jump to last post 1-5 of 5 discussions (12 posts)

Do you think we are already in a recession?

  1. jackclee lm profile image81
    jackclee lmposted 17 months ago

    Do you think we are already in a recession?

    Some data seems to indicate we are already in a recession in 2016. What do you think?


  2. lions44 profile image98
    lions44posted 17 months ago

    Not in the traditional sense, Jack.  The numbers are not there. But what's happening is that the economy is growing, but not overall real employment. That's permanent. So we are in a workers' recession.

    While there will be an uptick for seasonal hiring (Amazon is on a hiring craze out here right now), companies can now get cheap labor in all professions.  They are much more efficient in all areas.  Employees have become like inventory...keep it low.

    We have a glut of labor and it will take years to thin out. That 55 year old machinist who lost his job is probably not getting back at the same hourly rate. Just a fact of life now.  Purchasing power has been affected, but you never hear it reported in that way.

    1. jackclee lm profile image81
      jackclee lmposted 17 months agoin reply to this

      What about recent indicators that tax revenues are down all around various cities and States...? also, the price of oil is down near $45 per barrel... Remember recession usually shows up months later when they revised the GDP after the fact.

    2. lions44 profile image98
      lions44posted 17 months agoin reply to this

      Jack, you are correct. I guess I'm saying is that the definition of recession has changed. And this alludes to what Tamara stated. The metrics are there, but economists have raised the bar.

  3. tamarawilhite profile image91
    tamarawilhiteposted 17 months ago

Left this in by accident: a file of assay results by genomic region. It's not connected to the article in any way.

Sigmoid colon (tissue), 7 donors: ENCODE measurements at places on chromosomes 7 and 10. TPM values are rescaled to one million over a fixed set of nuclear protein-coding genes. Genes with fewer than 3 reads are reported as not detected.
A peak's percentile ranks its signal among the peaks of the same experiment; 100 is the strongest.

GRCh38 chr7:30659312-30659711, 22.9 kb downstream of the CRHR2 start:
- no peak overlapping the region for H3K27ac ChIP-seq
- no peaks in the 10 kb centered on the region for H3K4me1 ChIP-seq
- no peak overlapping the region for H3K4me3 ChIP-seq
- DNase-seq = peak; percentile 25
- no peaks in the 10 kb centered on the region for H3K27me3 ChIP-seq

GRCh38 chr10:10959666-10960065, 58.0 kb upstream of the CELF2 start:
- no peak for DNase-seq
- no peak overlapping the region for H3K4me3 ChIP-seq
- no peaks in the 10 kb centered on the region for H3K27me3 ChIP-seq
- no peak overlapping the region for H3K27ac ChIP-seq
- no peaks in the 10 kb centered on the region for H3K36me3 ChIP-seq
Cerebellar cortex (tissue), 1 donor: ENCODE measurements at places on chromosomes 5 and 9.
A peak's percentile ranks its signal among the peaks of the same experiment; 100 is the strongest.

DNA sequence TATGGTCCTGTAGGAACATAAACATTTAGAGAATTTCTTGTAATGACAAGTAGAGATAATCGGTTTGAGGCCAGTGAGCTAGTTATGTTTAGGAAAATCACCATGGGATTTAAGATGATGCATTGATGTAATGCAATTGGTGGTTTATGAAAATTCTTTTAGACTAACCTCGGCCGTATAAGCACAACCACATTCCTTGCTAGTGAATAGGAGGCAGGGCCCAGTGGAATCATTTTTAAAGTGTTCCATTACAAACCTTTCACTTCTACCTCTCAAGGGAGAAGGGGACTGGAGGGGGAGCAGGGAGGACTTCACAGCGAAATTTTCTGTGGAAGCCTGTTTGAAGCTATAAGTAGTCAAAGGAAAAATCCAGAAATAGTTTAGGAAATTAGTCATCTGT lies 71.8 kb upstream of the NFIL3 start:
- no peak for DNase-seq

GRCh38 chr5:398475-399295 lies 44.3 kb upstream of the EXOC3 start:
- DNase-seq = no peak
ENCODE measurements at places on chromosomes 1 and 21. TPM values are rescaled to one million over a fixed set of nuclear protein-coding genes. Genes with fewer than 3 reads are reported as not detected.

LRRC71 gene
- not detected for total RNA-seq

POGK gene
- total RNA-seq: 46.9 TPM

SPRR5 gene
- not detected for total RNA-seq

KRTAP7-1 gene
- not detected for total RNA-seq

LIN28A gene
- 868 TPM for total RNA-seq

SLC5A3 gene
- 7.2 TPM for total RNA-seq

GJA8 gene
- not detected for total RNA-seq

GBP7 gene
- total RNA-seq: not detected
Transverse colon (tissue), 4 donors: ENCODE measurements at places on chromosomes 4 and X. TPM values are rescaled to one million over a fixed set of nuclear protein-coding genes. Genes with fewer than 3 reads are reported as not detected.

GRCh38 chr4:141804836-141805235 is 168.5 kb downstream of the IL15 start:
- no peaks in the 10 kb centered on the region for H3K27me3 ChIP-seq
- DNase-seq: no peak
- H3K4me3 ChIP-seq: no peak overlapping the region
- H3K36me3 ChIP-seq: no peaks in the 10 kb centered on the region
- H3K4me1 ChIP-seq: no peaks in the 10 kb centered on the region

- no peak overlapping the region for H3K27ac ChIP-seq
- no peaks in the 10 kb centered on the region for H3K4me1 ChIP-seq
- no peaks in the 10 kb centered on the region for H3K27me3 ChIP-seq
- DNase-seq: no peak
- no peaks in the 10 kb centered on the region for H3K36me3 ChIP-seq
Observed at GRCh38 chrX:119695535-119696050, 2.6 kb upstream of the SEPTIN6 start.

Yes, because in the United States, real unemployment is 1/6 of the population, not the official 5%. They changed the definition to exclude people who gave up looking and not counting those who worked one four hour shift a week.

  4. dashingscorpio profile image86
    dashingscorpioposted 17 months ago


    Economists measure a recession as being two consecutive quarters of negative GDP. To my knowledge no economist would could consider the key performance indicators of today to be anything close to a recession.
    The stock market is at record highs, unemployment is 4.9%, interest rates are still low for home buyers, gas prices are at or near $2 per gallon around the country, foreclosures are not on the rise....However...."Perception is reality"
    If someone doesn't {feel} good about the economy especially where they are. It doesn't matter to them what the "traditional KPIs" used to measure our economy state. I personally know people who have not lost their jobs and even have gotten raises, own new car/home and take vacations every year who still say the economy is in the toilet!
    Whenever people don't feel positive about the future it effects their present. Having lived through several recessions to where we are today I'd say this is no comparison to those times.
    What I think is happening is the nation is going through a major transitional change. Just as we went from agricultural age to the industrial age. We're in the midst of yet another major shift.
    The uncertainty about the future and the longing for a known past where a high school grad could get a job at the steel mill making good money and have a job for life are forever gone.
    Oddly enough the Labor Department’s Bureau of Labor Statistics (BLS) reported that there were a record 5.9 million unfilled job openings in America as of the end of July. Business owners can’t find the "skilled workers" qualified to fill the jobs they have available.